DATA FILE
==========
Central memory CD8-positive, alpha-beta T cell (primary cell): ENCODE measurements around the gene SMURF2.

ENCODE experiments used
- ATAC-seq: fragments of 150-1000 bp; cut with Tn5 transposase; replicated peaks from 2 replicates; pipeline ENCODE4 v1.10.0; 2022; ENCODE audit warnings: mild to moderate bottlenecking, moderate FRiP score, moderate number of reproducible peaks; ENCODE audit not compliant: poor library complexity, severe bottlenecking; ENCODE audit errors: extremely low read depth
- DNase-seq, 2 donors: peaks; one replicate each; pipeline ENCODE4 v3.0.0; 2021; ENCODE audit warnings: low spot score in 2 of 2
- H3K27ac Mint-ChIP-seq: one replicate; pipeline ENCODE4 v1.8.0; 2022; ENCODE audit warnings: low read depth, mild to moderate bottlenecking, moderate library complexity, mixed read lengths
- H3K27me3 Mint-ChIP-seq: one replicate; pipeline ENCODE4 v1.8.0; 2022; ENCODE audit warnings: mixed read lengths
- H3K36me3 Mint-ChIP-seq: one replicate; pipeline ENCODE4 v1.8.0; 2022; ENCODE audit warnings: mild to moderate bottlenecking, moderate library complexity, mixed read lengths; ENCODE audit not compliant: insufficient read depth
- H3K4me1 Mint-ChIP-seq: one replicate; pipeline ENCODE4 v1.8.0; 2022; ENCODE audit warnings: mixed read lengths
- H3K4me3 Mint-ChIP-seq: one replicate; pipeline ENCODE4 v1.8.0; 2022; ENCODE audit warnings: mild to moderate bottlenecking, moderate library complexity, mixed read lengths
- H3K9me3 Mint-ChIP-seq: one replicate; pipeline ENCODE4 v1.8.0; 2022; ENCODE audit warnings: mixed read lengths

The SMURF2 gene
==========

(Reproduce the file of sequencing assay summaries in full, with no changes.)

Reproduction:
Central memory CD8-positive, alpha-beta T cell (primary cell): ENCODE measurements around the gene SMURF2.

ENCODE experiments used
- ATAC-seq: fragments of 150-1000 bp; cut with Tn5 transposase; replicated peaks from 2 replicates; pipeline ENCODE4 v1.10.0; 2022; ENCODE audit warnings: mild to moderate bottlenecking, moderate FRiP score, moderate number of reproducible peaks; ENCODE audit not compliant: poor library complexity, severe bottlenecking; ENCODE audit errors: extremely low read depth
- DNase-seq, 2 donors: peaks; one replicate each; pipeline ENCODE4 v3.0.0; 2021; ENCODE audit warnings: low spot score in 2 of 2
- H3K27ac Mint-ChIP-seq: one replicate; pipeline ENCODE4 v1.8.0; 2022; ENCODE audit warnings: low read depth, mild to moderate bottlenecking, moderate library complexity, mixed read lengths
- H3K27me3 Mint-ChIP-seq: one replicate; pipeline ENCODE4 v1.8.0; 2022; ENCODE audit warnings: mixed read lengths
- H3K36me3 Mint-ChIP-seq: one replicate; pipeline ENCODE4 v1.8.0; 2022; ENCODE audit warnings: mild to moderate bottlenecking, moderate library complexity, mixed read lengths; ENCODE audit not compliant: insufficient read depth
- H3K4me1 Mint-ChIP-seq: one replicate; pipeline ENCODE4 v1.8.0; 2022; ENCODE audit warnings: mixed read lengths
- H3K4me3 Mint-ChIP-seq: one replicate; pipeline ENCODE4 v1.8.0; 2022; ENCODE audit warnings: mild to moderate bottlenecking, moderate library complexity, mixed read lengths
- H3K9me3 Mint-ChIP-seq: one replicate; pipeline ENCODE4 v1.8.0; 2022; ENCODE audit warnings: mixed read lengths

The SMURF2 gene